State of the World report 2011 – innovation but no politics

January 13, 2011

     By Duncan Green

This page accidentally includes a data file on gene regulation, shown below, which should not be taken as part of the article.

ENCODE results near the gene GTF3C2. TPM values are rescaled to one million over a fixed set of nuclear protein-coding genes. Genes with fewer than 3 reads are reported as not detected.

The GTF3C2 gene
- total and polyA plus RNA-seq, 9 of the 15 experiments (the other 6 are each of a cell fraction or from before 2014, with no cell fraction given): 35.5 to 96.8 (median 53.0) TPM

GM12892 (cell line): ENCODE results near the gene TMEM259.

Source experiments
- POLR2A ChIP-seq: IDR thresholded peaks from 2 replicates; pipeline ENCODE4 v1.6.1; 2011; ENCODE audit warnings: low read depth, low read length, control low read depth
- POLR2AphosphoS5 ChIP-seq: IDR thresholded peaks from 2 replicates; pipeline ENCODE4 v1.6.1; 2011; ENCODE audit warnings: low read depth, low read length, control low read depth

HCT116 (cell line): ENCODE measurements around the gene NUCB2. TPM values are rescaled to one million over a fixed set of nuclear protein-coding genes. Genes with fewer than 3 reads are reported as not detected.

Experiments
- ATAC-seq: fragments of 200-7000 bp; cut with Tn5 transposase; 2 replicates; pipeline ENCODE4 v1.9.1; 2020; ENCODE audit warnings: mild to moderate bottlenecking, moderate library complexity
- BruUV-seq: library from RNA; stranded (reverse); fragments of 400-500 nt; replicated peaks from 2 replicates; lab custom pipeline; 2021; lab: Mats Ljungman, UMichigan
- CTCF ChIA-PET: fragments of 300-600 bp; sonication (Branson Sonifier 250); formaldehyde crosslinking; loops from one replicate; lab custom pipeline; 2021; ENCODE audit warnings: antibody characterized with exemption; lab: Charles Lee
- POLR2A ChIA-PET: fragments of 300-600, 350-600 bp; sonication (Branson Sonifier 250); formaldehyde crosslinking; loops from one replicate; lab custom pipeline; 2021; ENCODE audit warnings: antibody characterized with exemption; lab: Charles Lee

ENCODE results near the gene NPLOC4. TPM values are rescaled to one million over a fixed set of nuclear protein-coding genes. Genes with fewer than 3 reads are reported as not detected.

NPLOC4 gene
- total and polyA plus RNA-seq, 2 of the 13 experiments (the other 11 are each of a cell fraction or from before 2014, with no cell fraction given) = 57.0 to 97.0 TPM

WorldWatch Institute launched its new State of the World 2011 report, (or at least the overview SoW2011chapter, which is the only one I can find online – if people can point to an online downloadable version, please help me out here). The overall report website’s here, but as a confirmed techno-neanderthal, I found it pretty un-user friendly. Tech whinge over. The SoW reports are published annually and are usually good value. This one is on ‘innovations that nourish the planet’, pulling together good news stories on sustainability from a two year research programme in 25 sub-Saharan African nations. It finds a ‘treasure trove’ of good ideas from nitrogen-fixing trees to better storage systems to rooftop gardening. Conclusion? ‘If each of their individual innovations were scaled up to bring food to the tables of not one farmer but 100 million or more, as well as to the consumers who depend on them, it could change the entire global food system.’ Wow, that is some ‘if’. And there, depressingly, the report leaves it – no discussion of how such good ideas might actually be adopted, whose interests they serve or undermine, what political or social processes have led to their adoption or abandonment in the past. I get hugely frustrated with this kind of ‘if I ruled the world’ environmentalism – surely we have to go on to think of how such changes might actually take place, rather than be content with ‘hey, we found some organic gardens in Senegal that are more productive than their non-organic neighbour. Job done.’ Rant over (I’m obviously in a grumpy mood today) and back to the report. SoW recommends three ‘major shifts’. The most interesting is ‘go beyond seeds’, which argues that we must: ‘Look beyond the handful of crops that have absorbed most of agriculture’s attention and also beyond developing new seeds as the default solution for hunger and poverty. The long-standing focus on seeds is no surprise: they are elegant vessels for delivering new technology to a farm. Whether it is an American corn farmer looking for more drought tolerance or a bean farmer in the Kenyan highlands, buying a new type of seed is a relatively inexpensive and immediate way to try to boost a farm’s harvest and income. But this search for just the right seed has tended to erode crop diversity in both rich and poor nations. At the same time, building soils, growing crops other than grains, making better use of rainfed farms, and investing in other elements of the farm landscape have been profoundly neglected. Yet these hold vast promise for raising incomes and reducing poverty.’ The problem is that ‘few companies have figured out ways to profit from encouraging the rebuilding of soils or aquifers.’ This echoes a nice distinction made by my colleague Kate Raworth, between technologies based on products (seeds, fertilisers etc – easily marketed, and so picked up by the private sector) and those based on practices (water management, soil use etc – often more important, but much harder to package up, sell and make a profit on). The other two ‘major shifts’ are ‘Go beyond farms’ – which turns out to mean reducing waste and crop losses, improving infrastructure and adding value to crops, but stops short of leaving altogether – migration does not get a mention despite its importance as a rural livelihood strategy (perhaps a touch of peasant romanticism ruling out migration as an acceptable option?).  ‘Go beyond Africa’: which means improving food aid and helping small farmers cash in on carbon markets.]]>